Fears of increased 'Iranophobia' grip Iranian-American community

Amid US-Iran tensions, many Iranian Americans fear they will face increased discrimination. Some already have.

Fears of increased 'Iranophobia' grip Iranian-American community

New York City, United States - In the weeks following the US killing of top Iranian commander Qassem Soliemani, fears of increased "Iranophobia" have gripped some in the Iranian-American community amid the escalation of tensions between Iran and the United States.

Iran fired more than a dozen missiles at Iraqi bases housing US troops earlier this month after the killing of Soliemani on January 3.

Responding to the attacks, the US announced it was imposing additional sanctions on Iran, including sanctions on eight Iranian officials it said were involved in "destabilising" activities in the Middle East.

Iranian Americans have watched the latest developments with concern for family and friends in Iran, but also with renewed fears of a backlash against their communities in the US.

"The spread of Iranophobia in western media is leading to our dehumanisation," Monna Sabouri, an Iranian American, told Al Jazeera. "Iranian Americans are being stripped of their constitutional rights. And of our humanity."

Immediately after the US assassination of Soleimani, cities in the US were on alert for possible retaliation.

It makes people feel scared to say they are Iranian in fear of how others might react because all over the news they are telling you that Iranians are terrorists and you should be afraid.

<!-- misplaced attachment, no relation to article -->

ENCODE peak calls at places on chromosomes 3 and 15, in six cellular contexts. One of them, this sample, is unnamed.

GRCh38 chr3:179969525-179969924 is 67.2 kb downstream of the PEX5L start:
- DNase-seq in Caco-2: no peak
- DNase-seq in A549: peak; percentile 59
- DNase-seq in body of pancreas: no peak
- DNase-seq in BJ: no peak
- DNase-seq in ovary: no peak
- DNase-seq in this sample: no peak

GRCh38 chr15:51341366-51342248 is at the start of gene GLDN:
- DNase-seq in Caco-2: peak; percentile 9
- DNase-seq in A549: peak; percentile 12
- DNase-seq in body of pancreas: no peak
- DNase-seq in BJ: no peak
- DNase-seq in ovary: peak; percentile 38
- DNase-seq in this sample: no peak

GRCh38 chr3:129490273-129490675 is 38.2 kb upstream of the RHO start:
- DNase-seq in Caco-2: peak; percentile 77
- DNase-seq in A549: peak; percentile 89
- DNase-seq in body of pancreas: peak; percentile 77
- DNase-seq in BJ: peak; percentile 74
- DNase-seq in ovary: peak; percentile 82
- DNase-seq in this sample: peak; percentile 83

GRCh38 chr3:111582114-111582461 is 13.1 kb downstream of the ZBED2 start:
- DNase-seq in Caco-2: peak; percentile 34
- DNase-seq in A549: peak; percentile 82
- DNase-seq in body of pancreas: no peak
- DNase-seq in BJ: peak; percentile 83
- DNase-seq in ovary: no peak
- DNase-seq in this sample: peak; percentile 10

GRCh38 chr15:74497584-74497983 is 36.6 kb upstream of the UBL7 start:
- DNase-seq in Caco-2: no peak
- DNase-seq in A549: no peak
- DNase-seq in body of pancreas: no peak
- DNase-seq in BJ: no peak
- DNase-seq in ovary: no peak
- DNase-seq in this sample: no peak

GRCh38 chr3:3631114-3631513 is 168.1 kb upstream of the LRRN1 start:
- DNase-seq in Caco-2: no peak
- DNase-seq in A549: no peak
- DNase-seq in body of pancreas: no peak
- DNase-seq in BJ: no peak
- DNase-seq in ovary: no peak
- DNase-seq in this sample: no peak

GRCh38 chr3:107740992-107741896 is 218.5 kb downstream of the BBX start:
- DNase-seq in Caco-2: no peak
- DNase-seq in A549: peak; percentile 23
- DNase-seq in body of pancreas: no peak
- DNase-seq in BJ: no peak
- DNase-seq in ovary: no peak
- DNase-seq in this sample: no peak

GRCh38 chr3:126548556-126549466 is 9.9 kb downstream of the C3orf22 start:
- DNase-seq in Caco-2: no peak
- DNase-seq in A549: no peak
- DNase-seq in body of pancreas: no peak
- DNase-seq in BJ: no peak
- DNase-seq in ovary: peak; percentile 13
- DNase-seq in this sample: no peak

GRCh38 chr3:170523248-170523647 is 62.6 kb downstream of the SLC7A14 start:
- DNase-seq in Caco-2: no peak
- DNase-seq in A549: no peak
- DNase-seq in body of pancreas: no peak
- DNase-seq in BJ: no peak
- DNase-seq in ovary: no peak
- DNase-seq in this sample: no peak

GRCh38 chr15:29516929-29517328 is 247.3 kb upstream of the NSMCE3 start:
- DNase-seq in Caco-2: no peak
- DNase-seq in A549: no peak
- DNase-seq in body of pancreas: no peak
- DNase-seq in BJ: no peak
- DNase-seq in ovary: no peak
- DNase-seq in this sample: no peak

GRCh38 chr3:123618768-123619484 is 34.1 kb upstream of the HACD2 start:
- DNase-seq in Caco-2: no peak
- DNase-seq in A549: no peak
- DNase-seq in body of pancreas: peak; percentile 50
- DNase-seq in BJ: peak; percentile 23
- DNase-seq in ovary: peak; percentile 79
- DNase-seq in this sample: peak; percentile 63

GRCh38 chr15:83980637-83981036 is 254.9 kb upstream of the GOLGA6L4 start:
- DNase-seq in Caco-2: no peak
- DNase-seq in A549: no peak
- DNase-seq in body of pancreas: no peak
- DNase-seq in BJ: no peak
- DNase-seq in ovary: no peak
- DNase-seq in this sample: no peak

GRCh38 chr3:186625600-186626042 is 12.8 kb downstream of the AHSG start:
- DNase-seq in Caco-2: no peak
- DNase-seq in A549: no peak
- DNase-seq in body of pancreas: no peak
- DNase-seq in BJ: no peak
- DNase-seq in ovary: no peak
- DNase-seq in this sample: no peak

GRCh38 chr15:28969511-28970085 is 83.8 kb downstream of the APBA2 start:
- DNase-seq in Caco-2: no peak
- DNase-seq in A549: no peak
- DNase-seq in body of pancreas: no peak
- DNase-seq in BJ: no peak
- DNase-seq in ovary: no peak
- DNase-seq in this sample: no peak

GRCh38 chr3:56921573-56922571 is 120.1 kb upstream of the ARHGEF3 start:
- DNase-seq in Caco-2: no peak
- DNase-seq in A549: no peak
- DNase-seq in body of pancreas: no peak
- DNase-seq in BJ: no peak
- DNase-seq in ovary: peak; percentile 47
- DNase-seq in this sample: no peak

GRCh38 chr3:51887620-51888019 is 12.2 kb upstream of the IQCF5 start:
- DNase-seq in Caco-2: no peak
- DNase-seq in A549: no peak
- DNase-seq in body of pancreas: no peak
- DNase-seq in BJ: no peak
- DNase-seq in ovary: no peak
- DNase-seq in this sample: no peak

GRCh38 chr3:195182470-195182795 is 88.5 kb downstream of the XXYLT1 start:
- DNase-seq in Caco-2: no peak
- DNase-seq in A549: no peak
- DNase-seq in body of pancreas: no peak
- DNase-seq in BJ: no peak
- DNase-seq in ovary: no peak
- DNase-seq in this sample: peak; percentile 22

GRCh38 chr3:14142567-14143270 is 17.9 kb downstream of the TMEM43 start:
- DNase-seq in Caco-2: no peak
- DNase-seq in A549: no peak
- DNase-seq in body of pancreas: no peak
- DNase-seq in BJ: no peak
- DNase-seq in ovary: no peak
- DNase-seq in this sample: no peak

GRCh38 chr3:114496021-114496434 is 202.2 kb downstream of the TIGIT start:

Despite the US Department of Homeland Security announcing there was "no specific, credible threat against the homeland", officials in cities such as New York put out statements saying they were prepared to respond to any threats from Iran.

"We will have to be vigilant against this threat for a long time to come," tweeted New York City Mayor Bill de Blasio immediately following the drone strike on Soleimani.

Law enforcement in Los Angeles stepped up patrols at potential targets, sources told local media, though they acknowledged there were no specific threats.

Such rhetoric and actions, Iranian Americans said, often unfairly puts them on the defence, and makes them targets for possible discrimination.

"Posts like this insinuate that Iran is a terrorist country and thus Iranians are terrorists," Lily Tajaddini, an Iranian-American activist in Washington, DC, told Al Jazeera. "It makes people feel scared to say they are Iranian in fear of how others might react because all over the news they are telling you that Iranians are terrorists and you should be afraid."

Tajaddini said she, too, believes this kind of rhetoric leads to the spread of Iranophobia.

"State officials say they take these actions to make our communities safer, but who is really safer when they are targeting members of their communities for being Iranian?" she asked.

For some, the fear has become a reality, with reports of increased interrogation and visa denials for those trying to enter the US.

Last week, Mohammad Shahab Dehghani Hossein Abadi, a 24-year-old Iranian student enrolled in a university in Boston, Massachusetts, was deported despite a court order halting his removal. At least a dozen other Iranian students have been returned home despite having visas, US media reported.

Just after the killing of Soleimani, a group of dozens of Iranians and Iranian Americans were detained - some for up to 10 hours - at a border crossing in Blaine, Washington, and asked about their political affiliations.

At the time, US Customs and Border Protection (CBP) denied there was a directive specific to the detention of travellers of Iranian descent, but reports over the weekend cited a US lawyer who was reportedly contacted by a CBP agent who countered the official narrative.